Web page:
photo by Sarah Jane Rhee (Chicago, 9/1/14)

photo by Sarah Jane Rhee (Chicago, 9/1/14)

When we arrived at the police station, Roshad’s mother, Cynthia Lane, entered the building to ask for more information about her son’s killing.

photo by Minku Sharma (Chicago, 9/1/14)

photo by Minku Sharma (Chicago, 9/1/14)

She returned a short time later to say that the police didn’t tell her any more details about her son’s death. She vowed to come back every day until she got answers.

photo by Danielle Villarreal (Chicago, 9/1/14)

photo by Danielle Villarreal (Chicago, 9/1/14)

Read more »

Aug 26 2014

Hope in the Struggle: Chicago’s Young People Resist…

One of my touchstones, the brilliant scholar-activist Barbara Ransby, tweeted something yesterday that I agree with completely.

I write about the activism and organizing of young people in Chicago a lot. I do so because my work and purpose are focused on supporting young people to make their lives more livable. It’s been a long-term commitment. So when other adults persistently disparage and discount ‘young people these days,’ I can’t relate. The young people who I am privileged to know are some of the most talented, creative, dedicated and intelligent activists I’ve ever encountered in my now-over 25 years of organizing. This is a fact, lost on many to be sure, but true nonetheless.

Over the course of this summer, I’ve been engaged with several young people in a group called “We Charge Genocide” and I’ve paid close attention as they have taken the lead in writing a report, in creating workshops and trainings, in using social media to convey the message that oppressive policing must end, and in generously sharing their stories and talents. The source of my hope for the future is rooted in their gifts. We will win because of them.

I call out the young people of BYP 100, We Charge Genocide, Chicago Freedom School, Circles and Ciphers, Fearless Leading By the Youth, VOYCE, Chicago Students Union, Students for Health Equity, Black and Pink Chicago and many, many more that I am leaving out but are doing important work.

In just the past few weeks in Chicago, young people have spearheaded & co-organized a local National Moment of Silence vigil to commemorate the killing of Michael Brown and to stand in solidarity with the Ferguson community.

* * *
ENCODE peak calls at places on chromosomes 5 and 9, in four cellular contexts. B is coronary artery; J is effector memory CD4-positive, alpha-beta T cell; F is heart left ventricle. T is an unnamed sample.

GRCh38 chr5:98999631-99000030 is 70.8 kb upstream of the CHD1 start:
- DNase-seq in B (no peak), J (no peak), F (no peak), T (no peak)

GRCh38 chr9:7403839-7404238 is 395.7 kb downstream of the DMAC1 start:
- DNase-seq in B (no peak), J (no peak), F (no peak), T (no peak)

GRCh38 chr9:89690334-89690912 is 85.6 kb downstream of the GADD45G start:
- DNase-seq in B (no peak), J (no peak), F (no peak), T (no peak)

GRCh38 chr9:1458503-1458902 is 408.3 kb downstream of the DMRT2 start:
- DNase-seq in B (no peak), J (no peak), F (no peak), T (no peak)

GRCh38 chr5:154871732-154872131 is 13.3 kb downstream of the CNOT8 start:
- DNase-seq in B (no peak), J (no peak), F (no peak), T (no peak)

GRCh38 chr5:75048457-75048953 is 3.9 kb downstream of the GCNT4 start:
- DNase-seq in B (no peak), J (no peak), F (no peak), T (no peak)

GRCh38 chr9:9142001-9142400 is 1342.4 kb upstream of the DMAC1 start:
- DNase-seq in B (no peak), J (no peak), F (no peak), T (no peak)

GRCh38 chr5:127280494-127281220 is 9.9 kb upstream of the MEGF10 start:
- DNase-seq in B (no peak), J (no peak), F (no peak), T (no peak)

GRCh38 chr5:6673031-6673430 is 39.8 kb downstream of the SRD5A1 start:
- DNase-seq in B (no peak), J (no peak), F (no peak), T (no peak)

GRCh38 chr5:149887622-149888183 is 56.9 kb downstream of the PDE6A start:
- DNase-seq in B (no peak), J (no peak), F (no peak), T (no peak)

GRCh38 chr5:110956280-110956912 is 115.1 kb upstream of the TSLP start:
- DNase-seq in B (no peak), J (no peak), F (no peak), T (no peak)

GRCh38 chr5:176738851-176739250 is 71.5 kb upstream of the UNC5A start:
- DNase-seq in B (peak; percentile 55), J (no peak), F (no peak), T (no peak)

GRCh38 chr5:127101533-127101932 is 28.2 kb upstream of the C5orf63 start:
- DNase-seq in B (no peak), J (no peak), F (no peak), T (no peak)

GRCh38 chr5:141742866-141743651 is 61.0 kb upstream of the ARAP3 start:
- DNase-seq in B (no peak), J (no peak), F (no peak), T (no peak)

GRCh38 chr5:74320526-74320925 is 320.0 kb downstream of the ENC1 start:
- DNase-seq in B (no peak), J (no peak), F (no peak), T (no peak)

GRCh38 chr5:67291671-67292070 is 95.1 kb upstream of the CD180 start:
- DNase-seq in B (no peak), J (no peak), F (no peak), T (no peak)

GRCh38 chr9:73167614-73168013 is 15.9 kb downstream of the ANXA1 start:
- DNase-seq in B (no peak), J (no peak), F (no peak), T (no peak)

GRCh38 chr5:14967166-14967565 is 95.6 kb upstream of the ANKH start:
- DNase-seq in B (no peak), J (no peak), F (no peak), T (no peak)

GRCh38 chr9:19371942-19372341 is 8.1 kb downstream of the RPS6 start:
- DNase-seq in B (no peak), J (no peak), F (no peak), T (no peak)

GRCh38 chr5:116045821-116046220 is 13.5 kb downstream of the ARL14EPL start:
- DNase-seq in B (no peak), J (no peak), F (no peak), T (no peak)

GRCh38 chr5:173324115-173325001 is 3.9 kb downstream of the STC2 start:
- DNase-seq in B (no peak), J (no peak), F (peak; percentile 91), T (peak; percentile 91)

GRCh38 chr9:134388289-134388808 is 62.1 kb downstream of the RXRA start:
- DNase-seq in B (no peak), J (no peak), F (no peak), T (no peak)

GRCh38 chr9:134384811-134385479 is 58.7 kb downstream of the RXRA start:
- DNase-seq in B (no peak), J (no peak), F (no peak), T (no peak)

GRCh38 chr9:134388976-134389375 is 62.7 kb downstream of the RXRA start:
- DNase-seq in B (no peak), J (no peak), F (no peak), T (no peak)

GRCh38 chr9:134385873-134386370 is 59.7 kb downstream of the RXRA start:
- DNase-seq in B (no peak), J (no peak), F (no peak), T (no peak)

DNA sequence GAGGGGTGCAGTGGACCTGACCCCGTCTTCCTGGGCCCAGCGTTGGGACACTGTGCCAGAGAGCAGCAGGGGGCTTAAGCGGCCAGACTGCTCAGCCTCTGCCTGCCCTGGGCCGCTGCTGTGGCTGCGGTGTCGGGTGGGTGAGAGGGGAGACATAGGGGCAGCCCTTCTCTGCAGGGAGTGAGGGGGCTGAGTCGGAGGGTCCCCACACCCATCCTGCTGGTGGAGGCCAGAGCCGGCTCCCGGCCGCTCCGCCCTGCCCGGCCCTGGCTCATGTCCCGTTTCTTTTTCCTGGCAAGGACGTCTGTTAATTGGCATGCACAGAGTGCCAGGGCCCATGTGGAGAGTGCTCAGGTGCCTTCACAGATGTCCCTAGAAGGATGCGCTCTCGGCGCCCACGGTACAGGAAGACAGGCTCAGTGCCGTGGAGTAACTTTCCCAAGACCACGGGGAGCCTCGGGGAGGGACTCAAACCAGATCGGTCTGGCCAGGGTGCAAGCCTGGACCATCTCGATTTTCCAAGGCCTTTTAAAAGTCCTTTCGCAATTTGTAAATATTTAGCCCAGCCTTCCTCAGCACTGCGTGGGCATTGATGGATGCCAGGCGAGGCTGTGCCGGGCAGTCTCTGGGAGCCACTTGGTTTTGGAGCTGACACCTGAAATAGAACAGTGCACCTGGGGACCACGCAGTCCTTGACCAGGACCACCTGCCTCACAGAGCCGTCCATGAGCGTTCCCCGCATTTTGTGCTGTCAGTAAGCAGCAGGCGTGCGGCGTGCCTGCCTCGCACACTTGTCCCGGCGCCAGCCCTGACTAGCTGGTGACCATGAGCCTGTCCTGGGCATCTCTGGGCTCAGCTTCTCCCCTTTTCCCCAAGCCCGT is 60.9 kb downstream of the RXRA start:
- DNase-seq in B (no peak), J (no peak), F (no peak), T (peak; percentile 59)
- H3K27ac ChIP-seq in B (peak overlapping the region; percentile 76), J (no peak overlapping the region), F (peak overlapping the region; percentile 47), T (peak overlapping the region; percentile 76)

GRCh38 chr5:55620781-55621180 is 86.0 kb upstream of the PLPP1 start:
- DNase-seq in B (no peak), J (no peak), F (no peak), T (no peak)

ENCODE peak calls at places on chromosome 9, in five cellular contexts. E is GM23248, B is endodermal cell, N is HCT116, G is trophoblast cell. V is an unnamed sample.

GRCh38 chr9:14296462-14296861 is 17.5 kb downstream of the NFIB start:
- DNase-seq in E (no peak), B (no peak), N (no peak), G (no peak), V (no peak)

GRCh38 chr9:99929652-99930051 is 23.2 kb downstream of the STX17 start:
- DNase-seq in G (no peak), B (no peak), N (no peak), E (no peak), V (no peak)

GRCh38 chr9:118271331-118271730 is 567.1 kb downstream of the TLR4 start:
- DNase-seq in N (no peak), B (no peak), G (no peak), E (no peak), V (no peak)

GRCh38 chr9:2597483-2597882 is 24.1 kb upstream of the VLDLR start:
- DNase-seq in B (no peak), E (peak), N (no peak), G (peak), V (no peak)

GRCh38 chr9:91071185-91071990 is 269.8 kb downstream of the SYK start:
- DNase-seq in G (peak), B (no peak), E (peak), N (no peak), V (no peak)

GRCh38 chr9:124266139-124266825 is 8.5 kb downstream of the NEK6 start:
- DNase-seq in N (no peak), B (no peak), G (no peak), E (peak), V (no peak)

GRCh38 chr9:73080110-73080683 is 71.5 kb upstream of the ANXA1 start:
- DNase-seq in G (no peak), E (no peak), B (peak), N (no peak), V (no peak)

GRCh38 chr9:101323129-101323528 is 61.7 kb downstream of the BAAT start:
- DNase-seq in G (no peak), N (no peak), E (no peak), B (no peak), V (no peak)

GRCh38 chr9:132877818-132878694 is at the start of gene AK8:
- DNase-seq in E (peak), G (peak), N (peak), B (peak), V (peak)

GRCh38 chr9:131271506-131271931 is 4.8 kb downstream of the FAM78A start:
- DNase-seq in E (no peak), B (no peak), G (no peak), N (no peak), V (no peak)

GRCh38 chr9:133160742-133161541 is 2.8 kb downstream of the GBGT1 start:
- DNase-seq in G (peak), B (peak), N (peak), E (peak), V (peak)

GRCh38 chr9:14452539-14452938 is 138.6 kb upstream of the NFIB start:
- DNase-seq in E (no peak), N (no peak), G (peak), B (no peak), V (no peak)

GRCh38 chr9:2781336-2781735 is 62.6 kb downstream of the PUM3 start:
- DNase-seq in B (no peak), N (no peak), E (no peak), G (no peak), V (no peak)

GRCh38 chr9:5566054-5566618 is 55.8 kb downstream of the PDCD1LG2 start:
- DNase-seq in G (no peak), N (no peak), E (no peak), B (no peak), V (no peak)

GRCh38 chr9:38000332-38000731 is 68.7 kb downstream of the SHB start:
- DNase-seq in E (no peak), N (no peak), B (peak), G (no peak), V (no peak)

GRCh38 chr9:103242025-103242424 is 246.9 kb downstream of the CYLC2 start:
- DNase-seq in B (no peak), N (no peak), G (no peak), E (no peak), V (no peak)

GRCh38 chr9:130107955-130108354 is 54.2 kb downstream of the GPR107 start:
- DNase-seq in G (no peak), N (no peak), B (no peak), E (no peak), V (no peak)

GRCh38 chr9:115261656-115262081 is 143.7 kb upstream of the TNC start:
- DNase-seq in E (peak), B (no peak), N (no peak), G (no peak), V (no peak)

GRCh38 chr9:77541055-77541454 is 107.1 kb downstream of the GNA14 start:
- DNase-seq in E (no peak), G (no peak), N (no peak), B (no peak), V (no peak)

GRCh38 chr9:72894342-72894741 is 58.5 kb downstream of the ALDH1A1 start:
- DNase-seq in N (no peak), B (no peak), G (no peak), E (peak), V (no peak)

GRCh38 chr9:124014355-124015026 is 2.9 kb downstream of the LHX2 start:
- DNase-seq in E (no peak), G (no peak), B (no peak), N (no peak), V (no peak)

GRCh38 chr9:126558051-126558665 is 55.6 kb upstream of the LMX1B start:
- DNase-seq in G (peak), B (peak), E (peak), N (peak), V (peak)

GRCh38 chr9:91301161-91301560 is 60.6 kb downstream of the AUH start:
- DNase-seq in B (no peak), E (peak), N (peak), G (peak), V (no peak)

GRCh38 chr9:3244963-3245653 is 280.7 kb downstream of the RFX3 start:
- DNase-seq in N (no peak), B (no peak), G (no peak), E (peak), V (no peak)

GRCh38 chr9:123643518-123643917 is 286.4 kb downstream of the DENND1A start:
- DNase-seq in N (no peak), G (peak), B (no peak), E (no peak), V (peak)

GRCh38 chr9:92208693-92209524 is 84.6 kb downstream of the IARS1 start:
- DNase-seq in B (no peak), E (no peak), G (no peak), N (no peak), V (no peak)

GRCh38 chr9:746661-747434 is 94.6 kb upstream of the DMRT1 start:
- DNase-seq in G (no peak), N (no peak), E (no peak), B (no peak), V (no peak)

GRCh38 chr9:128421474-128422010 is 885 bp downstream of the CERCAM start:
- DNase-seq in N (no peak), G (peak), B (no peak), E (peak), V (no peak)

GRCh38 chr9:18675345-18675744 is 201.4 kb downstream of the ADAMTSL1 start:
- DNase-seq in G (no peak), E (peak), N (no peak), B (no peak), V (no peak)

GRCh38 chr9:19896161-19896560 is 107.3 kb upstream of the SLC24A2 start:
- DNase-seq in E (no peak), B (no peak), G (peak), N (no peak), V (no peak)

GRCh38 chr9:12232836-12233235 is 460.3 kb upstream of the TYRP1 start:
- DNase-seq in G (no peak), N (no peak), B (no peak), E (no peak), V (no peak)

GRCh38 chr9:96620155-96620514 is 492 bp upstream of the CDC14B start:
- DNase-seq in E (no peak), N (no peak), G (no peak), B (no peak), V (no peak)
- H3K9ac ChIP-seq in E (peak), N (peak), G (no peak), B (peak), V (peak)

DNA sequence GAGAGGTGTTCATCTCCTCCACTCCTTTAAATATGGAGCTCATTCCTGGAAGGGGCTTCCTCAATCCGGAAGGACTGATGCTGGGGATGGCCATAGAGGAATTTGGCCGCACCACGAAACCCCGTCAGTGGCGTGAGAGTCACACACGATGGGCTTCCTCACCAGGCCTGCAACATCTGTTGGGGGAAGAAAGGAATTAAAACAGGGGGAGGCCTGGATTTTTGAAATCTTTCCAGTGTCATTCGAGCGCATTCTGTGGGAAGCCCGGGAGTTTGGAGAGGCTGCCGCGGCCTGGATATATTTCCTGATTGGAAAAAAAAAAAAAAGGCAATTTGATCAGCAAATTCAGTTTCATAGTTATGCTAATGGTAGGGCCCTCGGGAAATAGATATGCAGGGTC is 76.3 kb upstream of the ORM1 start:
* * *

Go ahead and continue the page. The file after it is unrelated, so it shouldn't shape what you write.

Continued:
National Moment of Silence (photo by Kelly Hayes, 8/14/14)

National Moment of Silence (photo by Kelly Hayes, 8/14/14)

National Moment of Silence (photo by Kelly Hayes, 8/14/14)

National Moment of Silence (photo by Kelly Hayes, 8/14/14)

National Moment of Silence (photo by Bob Simpson, 8/14/14)

National Moment of Silence (photo by Bob Simpson, 8/14/14)

Read more »

Jun 15 2014

Surveillance Embodied: “I Live In A Place Where Everyone Watches You Everywhere You Go”

There are a number of reasons why the current discourse about privacy and surveillance leaves me cold. I started to write a little about these in the past. I haven’t had time or (maybe more truthfully) the motivation to write more. I don’t think that those who are currently most vocal and public about their anti-surveillance state critiques have much in common with me or my concerns. I’m certain that my views and ideas are meaningless to them. Finally, with some exceptions, I think that many current critics of the surveillance state are uninterested in doing the movement-building work that it would take to change the current state of affairs. So I just keep it moving, doing my own work.

My colleague Grant recently emailed a few audio pieces that he worked on with young men of color. I was particularly struck by Marquise Paino’s audio story titled “Eyes On Me.”

Marquise reminds the listener that young black men in Chicago are constantly and consistently ‘watched’ by the state, by businesses, and by community members. For him, there is no neat distinction between the watchers and the watched. It’s all of a piece. A question to ask Marquise is whether it feels different to be watched by the cops, the storeowners, and the gangs. Is there more or less fear and anger depending on who is doing the watching?

I’d be interested to know how privacy advocates and some civil libertarians might discuss the concept of surveillance with a young man like Marquise. What’s the meaning of bulk data collection by the NSA to a young person who lives under constant scrutiny already? Would Marquise be surprised or disturbed that the cops are looking for ways to more easily access cell phone information? I don’t know the answer to these questions but it would be interesting to know.